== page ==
Turning his head instinctively down and toward the side, another ball almost immediately struck him in the ear, passing into his throat and injuring the larynx.
It was undoubtedly from a rebel sharpshooter in a tree.
While encamping in the breastworks after this little fight, the cooks remained in the old camp and the food was brought out to the regiment by them, or, when they could be spared, by a detail of two men from each company.
One day, no detail being made, two men on special duty started up the railroad for their company quarters, bearing between them on two sticks a kettle of coffee and one of food.
When about half way to the breast works, the Confederates
sent a shell down the track from a gun on a platform car which they had run down almost to the picket lines.
Thinking that it was sent for them and that it was an attack on the ‘base of supplies,’ they dropped the stick and took to the woods, while the kettles were left, overturned, on the railroad.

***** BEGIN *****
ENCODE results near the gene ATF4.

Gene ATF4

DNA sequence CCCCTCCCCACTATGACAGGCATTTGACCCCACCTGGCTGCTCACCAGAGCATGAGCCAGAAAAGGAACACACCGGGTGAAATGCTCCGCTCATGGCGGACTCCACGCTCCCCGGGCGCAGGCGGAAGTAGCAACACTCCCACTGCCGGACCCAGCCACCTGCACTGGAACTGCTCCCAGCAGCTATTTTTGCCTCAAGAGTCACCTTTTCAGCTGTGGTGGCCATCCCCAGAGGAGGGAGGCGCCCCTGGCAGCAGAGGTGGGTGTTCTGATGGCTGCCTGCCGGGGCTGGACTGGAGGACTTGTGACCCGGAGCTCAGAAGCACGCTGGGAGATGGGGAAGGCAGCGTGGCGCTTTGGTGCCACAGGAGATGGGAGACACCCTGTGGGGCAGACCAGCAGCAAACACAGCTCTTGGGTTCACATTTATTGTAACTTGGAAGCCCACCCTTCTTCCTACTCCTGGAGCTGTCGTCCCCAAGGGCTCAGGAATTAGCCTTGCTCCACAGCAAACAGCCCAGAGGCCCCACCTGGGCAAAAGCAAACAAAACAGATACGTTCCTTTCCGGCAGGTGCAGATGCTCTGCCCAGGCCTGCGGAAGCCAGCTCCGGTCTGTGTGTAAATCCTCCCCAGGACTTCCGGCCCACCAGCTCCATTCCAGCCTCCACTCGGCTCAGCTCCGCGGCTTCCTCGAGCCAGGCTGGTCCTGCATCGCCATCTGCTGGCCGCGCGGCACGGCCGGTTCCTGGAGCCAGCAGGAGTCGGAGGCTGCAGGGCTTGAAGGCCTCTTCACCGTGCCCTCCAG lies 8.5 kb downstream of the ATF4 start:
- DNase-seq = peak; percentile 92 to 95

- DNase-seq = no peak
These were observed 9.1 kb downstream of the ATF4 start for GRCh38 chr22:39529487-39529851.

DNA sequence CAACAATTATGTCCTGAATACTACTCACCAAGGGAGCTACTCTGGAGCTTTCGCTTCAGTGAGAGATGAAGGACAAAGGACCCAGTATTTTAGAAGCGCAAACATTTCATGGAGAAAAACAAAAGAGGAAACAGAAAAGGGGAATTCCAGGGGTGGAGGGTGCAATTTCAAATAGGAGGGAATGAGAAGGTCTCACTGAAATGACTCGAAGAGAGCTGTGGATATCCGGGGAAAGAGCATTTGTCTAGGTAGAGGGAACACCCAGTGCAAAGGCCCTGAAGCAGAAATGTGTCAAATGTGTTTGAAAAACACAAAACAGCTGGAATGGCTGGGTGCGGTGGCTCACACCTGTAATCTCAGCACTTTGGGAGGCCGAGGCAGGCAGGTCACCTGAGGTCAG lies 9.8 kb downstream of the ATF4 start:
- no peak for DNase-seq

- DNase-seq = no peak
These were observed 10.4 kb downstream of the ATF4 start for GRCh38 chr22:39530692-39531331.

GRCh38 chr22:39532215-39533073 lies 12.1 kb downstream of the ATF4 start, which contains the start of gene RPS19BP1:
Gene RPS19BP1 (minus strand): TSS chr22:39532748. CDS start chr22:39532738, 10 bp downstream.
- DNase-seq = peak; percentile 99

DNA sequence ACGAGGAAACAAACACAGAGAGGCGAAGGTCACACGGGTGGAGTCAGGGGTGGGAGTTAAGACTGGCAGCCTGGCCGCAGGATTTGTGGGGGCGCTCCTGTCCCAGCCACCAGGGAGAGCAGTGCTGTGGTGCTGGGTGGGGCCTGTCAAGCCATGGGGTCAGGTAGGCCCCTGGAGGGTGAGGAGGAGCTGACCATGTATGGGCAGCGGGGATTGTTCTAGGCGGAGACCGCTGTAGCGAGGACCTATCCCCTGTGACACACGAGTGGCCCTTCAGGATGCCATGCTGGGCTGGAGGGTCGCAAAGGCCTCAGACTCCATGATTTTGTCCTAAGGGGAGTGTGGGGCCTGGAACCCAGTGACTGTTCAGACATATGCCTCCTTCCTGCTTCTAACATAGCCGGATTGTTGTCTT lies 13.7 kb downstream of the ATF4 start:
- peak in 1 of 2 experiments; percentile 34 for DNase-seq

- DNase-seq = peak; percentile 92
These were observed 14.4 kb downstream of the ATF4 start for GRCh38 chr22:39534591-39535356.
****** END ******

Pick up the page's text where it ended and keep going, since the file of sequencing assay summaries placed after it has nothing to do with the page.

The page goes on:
Dinner was not served that day to Company C.
On the night of June 25, the enemy made an attack to break the line, but were repulsed.
This attack was probably made to see if the Union
forces were retreating.
The troops on the right of the Army of the Potomac made a desperate attempt to cross the Chickahominy river
, which ran diagonally through the Union
lines, thus splitting the army in two.
The enemy was as desperately determined that such a thing should not occur, as, once across, the investment of Richmond
would be complete and their right would present a continuous line to the Union
centre and left.
Consequently the enemy hurled his strongest battalions against Porter
's Fifth Army Corps, resulting in the battle of Mechanicsville
on June 26 and Gaines' Mills on June 27.